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Questioning the effects of multiple assignment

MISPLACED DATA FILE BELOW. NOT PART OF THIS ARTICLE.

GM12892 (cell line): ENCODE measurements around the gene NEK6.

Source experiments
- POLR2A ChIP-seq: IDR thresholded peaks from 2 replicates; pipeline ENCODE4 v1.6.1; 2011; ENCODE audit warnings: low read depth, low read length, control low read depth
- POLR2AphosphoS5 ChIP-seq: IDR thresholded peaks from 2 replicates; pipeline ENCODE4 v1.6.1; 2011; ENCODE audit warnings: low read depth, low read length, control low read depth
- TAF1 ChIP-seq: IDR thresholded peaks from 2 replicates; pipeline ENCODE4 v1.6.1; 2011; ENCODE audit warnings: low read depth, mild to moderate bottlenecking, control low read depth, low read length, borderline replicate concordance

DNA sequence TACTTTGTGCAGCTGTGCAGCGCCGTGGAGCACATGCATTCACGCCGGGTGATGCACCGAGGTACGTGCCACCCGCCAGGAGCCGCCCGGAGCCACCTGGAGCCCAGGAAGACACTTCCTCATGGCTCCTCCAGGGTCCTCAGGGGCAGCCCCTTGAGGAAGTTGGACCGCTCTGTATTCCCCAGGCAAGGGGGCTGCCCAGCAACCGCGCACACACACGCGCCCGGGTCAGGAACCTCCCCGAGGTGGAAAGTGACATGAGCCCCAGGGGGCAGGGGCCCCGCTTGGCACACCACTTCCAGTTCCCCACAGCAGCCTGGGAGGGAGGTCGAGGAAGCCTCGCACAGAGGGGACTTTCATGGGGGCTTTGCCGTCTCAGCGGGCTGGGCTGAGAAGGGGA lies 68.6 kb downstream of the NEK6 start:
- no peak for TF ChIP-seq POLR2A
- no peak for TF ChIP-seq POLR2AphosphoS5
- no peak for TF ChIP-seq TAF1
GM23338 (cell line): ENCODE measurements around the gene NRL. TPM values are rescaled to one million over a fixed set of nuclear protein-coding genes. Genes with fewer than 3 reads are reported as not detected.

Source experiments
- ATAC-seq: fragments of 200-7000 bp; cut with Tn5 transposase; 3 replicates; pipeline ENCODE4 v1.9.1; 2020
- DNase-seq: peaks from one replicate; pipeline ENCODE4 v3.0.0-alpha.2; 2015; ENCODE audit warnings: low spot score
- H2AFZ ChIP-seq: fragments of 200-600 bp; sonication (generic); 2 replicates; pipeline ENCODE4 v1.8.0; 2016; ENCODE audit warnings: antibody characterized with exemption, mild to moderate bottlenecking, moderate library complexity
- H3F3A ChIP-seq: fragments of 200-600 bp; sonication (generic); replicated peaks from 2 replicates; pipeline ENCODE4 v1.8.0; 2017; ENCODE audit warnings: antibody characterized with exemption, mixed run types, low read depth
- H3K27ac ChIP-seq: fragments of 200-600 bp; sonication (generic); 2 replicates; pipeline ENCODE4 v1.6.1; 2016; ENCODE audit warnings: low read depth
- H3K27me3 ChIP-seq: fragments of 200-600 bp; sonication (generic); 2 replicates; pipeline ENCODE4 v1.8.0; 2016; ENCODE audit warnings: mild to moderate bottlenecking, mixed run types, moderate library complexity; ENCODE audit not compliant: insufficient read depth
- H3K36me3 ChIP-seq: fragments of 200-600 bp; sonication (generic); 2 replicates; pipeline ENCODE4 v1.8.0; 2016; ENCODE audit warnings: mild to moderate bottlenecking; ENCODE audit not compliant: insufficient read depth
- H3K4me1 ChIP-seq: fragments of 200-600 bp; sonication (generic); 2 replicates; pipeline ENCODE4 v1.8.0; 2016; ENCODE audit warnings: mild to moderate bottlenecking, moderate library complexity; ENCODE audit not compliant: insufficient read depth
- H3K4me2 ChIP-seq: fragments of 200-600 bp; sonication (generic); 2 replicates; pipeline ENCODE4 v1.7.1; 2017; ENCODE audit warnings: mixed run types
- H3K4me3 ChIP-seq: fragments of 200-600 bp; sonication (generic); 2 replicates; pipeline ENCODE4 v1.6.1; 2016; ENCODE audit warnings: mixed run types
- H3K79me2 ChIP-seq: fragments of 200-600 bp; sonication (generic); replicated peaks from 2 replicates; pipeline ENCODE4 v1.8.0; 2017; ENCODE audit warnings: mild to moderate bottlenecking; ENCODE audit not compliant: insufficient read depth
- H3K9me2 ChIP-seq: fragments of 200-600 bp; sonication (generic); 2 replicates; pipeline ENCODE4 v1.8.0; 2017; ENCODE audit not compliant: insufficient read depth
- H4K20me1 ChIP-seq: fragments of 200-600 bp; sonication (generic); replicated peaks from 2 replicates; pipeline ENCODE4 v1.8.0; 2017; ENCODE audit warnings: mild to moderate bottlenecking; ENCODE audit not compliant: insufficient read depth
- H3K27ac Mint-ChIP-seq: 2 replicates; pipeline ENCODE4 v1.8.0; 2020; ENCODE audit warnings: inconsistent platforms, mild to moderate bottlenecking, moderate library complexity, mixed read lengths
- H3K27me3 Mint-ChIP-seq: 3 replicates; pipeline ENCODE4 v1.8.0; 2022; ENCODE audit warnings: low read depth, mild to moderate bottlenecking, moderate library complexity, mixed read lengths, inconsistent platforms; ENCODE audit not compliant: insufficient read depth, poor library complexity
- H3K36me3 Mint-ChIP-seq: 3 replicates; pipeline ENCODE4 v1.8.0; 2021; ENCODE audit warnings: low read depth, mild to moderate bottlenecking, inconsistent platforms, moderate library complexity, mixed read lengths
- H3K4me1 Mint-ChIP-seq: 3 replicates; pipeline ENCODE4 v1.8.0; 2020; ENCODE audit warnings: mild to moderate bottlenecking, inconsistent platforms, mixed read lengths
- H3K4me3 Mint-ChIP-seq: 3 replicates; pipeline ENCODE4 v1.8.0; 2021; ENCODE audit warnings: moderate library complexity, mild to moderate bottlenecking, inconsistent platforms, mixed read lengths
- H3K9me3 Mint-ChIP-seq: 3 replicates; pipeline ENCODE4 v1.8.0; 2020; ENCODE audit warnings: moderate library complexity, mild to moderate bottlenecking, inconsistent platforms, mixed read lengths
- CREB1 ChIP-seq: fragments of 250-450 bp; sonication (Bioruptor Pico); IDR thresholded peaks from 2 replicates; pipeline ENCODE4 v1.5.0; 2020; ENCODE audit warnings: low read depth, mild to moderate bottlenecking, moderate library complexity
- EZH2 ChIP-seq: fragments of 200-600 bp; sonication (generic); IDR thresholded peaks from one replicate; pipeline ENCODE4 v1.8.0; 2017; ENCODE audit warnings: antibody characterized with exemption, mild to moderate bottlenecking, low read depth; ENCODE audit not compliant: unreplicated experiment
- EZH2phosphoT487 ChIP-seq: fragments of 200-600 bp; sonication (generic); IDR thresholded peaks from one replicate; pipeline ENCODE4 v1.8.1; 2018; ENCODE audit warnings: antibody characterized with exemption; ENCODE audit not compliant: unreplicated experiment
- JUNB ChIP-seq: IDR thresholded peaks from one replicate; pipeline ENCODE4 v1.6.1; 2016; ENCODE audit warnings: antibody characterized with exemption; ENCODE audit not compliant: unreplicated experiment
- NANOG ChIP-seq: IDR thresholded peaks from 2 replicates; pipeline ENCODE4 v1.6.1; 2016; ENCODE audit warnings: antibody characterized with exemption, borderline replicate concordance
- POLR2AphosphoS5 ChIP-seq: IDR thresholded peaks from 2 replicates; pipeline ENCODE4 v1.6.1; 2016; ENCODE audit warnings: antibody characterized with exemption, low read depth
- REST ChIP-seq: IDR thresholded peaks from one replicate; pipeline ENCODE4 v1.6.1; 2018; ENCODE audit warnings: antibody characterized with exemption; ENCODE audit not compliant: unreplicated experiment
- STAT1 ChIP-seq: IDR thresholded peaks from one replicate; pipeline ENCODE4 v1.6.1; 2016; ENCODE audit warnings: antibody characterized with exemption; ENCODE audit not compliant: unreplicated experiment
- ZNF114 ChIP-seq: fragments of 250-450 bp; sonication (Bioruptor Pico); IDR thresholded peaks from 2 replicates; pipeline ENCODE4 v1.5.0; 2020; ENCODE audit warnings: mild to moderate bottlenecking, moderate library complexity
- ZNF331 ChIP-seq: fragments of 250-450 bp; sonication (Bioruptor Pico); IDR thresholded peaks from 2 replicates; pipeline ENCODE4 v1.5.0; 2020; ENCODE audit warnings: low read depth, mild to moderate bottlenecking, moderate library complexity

-------- Original message --------From: dn via Python-list <python-list at> Date: 7/7/20  16:04  (GMT+10:00) To: 'Python' <python-list at> Subject: Questioning the effects of multiple assignment TLDR; if you are a Python 'Master' then feel free to skim the first part (which you should know hands-down), until the excerpts from 'the manual' and from there I'll be interested in learning from you...Yesterday I asked a junior prog to expand an __init__() to accept either a series of (>1) scalars (as it does now), or to take similar values but presented as a tuple. He was a bit concerned that I didn't want to introduce a (separate) keyword-argument, until 'we' remembered starred-parameters. He then set about experimenting. Here's a dichotomy that surfaced as part of our 'play':-(my problem is: I can't (reasonably) answer his question...)If you read this code:NB The print-ing does not follow the input-sequence, because that's the point to be made... >>> def f( a, *b, c=0 ):Shouldn't that def be ...>>> def f(a, c=0, *b):???...???? print( a, type( a ) )...???? print( c, type( c ) )...???? print( b )... >>> f( 1, 'two', 3, 'four' )[I had to force "c" to become a keyword argument, but other than that, we'll be using these three parameters and four argument-values, again]Question 1: did you correctly predict the output?1 <class 'int'>0 <class 'int'>('two', 3, 'four')Ahah, "c" went to default because there was no way to identify when the "*b" 'stopped' and "c" started - so all the values 'went' to become "b" (were all "consumed by"...).Why did I also print "b" differently?Building tension!Please read on, gentle reader...Let's make two small changes:- amend the last line of the function to be similar:...???? print( b, type( b ) )- make proper use of the function's API: >>> f( 1, 'two', 3, c='four' )Question 2: can you predict the output of "a"? Well duh!(same as before)1 <class 'int'>Question 3: has your predicted output of "c" changed? Yes? Good!(Web.Refs below, explain; should you wish...)four <class 'str'>Question 4: can you correctly predict the content of "b" and its type?('two', 3) <class 'tuple'>That makes sense, doesn't it? The arguments were presented to the function as a tuple, and those not assigned to a scalar value ("a" and "c") were kept as a tuple when assigned to "b".Jolly good show, chaps!(which made my young(er) colleague very happy, because now he could see that by checking the length of the parameter, such would reveal if the arguments were being passed as scalars or as a tuple.Aside: however, it made me think how handy it would be if the newly-drafted PEP 622 -- Structural Pattern Matching were available today (proposed for v3.10, because (YAGNI-aside) we could then more-easily empower the API to accept other/more collections!Why am I writing then?Because during the same conversations I was 'demonstrating'/training/playing with some code that is (apparently) very similar - and yet, it's not. Oops!Sticking with the same, toy-data, let's code: >>> a, *b, c = 1, 'two', 3, 'four' >>> a, type( a ) >>> c, type( c ) >>> b, type( b )Question 5: what do you expect "a" and "c" to deliver in this context?(1, <class 'int'>)('four', <class 'str'>)Happy so far?Question 6: (for maximum effect, re-read snippets from above, then) what do you expect from "b"?(['two', 3], <class 'list'>)List? A list? What's this "list" stuff???When "b" was a parameter (above) it was assigned a tuple!Are you as shocked as I?Have you learned something?(will it ever be useful?)Has the world stopped turning?Can you explain why these two (apparently) logical assignment processes have been designed to realise different result-objects?NB The list cf tuple difference is 'legal' - at least in the sense that it is documented/expected behavior:-Python Reference Manual: 7.2. Assignment statementsAssignment statements are used to (re)bind names to values and to modify attributes or items of mutable objects:...An assignment statement evaluates the expression list (remember that this can be a single expression or a comma-separated list, the latter yielding a tuple) and assigns the single resulting object to each of the target lists, from left to right....A list of the remaining items in the iterable is then assigned to the starred target (the list can be empty). Reference Manual: 6.3.4. CallsA call calls a callable object (e.g., a function) with a possibly empty series of arguments:...If there are more positional arguments than there are formal parameter slots, a TypeError exception is raised, unless a formal parameter using the syntax *identifier is present; in this case, that formal parameter receives a tuple containing the excess positional arguments (or an empty tuple if there were no excess positional arguments). Regards,=dn--